Earthquakes in Grisons often occur as a series of events which show up on earthquake maps as a cluster of epicentres. The duration of these series can vary considerably, with some lasting just a few days while others, such as the Bormio series, continue for several years. Typically, such series involve a large number of earthquakes in a localised area over an extended period of time, without a clear sequence of foreshocks, main quake and aftershocks. This is also known as an earthquake swarm. Swarm activity usually ends after a few weeks or months, but occasionally the quakes increase in strength and number over time. If the location of the individual foci in such swarms can be calculated with sufficient accuracy, it always defines one or more surface areas that correspond to the fracture surfaces activated by the earthquakes in the subsurface.
The Bormio earthquake series
A notable example is the Bormio earthquake series, which included four events with local magnitudes greater than 4. The epicentre of this swarm was in Italy, on the border with Val Mora, around 10 km south of the Ofen Pass. The main quake, with a local magnitude of 4.9, occurred on 29 December 1999. This was preceded by a magnitude 2.3 quake on 15 April and a magnitude 2.4 quake on 28 December. A total of almost 200 events were recorded in this swarm, lasting until the autumn of 2002.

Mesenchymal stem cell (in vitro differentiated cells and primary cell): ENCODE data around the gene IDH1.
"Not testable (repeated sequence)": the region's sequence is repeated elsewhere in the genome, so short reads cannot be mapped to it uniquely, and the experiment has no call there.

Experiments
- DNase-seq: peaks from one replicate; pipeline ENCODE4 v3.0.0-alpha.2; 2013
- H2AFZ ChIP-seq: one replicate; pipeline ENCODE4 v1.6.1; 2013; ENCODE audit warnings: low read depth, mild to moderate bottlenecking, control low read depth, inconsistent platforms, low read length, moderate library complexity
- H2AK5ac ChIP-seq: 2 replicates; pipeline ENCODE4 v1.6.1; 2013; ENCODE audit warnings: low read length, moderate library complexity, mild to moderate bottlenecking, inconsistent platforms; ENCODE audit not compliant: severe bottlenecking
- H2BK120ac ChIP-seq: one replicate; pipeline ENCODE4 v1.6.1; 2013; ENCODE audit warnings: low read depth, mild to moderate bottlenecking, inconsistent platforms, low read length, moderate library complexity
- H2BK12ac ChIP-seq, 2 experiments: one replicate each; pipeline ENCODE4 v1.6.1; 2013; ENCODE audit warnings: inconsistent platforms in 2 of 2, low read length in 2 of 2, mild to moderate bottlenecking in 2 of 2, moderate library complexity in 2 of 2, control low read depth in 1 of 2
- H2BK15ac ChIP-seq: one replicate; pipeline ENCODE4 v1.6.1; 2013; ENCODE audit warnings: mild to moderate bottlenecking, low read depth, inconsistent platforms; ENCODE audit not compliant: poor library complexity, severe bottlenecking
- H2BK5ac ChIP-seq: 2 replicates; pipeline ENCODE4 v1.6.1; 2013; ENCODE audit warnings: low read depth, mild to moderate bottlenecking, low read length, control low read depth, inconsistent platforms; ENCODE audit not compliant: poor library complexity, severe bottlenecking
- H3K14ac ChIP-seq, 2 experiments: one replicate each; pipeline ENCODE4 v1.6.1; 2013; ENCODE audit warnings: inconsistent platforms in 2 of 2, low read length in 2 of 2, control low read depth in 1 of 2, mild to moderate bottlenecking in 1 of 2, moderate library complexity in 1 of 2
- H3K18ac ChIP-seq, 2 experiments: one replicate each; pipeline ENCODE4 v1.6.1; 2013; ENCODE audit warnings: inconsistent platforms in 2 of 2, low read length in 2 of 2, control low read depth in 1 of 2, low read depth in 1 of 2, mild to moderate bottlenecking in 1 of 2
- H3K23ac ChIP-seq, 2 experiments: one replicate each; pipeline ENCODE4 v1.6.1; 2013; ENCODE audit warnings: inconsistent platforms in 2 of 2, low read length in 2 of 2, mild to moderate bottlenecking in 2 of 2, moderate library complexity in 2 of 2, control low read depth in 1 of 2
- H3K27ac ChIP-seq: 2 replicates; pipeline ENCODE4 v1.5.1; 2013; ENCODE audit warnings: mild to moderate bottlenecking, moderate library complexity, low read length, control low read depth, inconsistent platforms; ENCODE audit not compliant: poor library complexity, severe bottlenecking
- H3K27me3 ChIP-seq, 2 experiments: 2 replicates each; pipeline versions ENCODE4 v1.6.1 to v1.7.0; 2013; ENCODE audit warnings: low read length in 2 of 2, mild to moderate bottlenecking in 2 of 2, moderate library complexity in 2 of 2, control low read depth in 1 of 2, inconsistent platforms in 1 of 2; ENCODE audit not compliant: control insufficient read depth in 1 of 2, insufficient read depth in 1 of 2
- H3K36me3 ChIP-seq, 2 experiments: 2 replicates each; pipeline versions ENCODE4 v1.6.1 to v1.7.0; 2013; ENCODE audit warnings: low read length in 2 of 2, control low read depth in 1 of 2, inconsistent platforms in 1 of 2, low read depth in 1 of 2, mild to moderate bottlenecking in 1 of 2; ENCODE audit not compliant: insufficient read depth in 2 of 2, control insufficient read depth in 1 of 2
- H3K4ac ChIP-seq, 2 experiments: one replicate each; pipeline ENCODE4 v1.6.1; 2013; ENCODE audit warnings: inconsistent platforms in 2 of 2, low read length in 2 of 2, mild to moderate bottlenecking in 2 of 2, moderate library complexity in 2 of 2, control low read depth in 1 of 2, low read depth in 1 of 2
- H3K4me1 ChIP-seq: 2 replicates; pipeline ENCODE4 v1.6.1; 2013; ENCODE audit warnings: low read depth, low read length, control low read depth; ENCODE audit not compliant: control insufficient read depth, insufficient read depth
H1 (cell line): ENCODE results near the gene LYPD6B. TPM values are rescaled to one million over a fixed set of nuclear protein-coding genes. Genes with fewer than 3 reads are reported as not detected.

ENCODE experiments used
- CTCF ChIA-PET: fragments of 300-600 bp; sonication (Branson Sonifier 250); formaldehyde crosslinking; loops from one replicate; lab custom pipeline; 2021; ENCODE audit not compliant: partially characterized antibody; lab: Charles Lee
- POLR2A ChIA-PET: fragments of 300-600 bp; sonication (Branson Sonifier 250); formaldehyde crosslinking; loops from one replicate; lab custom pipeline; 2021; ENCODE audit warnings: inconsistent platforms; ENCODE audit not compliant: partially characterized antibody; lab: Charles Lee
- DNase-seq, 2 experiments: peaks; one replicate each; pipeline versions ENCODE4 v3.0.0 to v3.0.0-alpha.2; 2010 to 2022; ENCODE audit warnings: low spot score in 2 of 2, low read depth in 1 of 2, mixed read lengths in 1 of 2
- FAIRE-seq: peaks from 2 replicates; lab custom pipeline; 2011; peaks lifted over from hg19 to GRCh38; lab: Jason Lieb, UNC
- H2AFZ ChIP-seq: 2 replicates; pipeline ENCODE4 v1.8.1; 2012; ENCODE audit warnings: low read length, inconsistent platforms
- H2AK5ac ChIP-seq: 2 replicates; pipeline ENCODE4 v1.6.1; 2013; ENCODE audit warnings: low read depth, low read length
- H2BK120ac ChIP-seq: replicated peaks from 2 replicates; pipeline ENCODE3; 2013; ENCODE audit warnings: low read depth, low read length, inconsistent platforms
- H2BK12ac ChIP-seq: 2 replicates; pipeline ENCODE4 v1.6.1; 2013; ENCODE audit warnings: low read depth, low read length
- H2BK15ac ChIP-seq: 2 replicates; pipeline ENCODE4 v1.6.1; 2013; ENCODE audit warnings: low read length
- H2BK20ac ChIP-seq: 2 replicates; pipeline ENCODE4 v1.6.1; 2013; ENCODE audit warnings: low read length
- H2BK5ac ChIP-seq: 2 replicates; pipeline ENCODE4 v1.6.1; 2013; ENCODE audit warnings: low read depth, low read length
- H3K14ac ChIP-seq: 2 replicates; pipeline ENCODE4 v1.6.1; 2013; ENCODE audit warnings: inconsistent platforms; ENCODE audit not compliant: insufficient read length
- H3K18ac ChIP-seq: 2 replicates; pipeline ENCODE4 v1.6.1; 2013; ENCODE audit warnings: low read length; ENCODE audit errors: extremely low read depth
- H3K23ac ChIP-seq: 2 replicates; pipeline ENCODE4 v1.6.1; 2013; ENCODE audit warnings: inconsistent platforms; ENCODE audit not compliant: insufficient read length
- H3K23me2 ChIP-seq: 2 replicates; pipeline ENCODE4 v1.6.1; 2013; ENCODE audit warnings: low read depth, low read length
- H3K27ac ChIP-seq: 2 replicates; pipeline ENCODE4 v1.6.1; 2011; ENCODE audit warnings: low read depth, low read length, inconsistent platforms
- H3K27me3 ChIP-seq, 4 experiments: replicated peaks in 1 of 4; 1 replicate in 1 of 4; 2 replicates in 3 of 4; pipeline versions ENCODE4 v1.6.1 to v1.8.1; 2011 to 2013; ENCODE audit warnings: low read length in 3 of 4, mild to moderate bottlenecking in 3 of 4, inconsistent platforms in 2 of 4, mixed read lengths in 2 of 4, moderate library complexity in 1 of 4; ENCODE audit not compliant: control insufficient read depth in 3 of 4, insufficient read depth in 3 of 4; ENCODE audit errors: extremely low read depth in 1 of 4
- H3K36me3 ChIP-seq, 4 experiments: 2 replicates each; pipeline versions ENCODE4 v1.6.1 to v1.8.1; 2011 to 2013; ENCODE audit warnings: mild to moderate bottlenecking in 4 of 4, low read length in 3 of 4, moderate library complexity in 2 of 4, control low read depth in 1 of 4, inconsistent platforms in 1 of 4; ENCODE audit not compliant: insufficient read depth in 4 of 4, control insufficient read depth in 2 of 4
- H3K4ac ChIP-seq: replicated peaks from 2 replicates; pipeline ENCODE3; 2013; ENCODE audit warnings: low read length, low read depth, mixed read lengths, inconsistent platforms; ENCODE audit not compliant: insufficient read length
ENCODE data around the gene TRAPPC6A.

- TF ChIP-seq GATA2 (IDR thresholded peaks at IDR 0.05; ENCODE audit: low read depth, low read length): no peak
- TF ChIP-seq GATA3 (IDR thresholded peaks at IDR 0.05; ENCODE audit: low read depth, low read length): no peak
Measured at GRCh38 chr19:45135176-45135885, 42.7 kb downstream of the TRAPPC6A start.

The Paspels earthquake series
A particularly well-investigated example of such earthquake swarms in Grisons is the series of quakes that occurred in Paspels between 2007 and 2009. It began in early August 2007 and peaked on 21 January 2008 with a magnitude 4.0 quake. A total of 37 quakes assignable to this swarm were recorded through to late 2009. The seismic foci were located at a depth of approximately 8 km on a fracture surface running almost east-west with a horizontal length of at least 700 m and a vertical extent of around 500 m.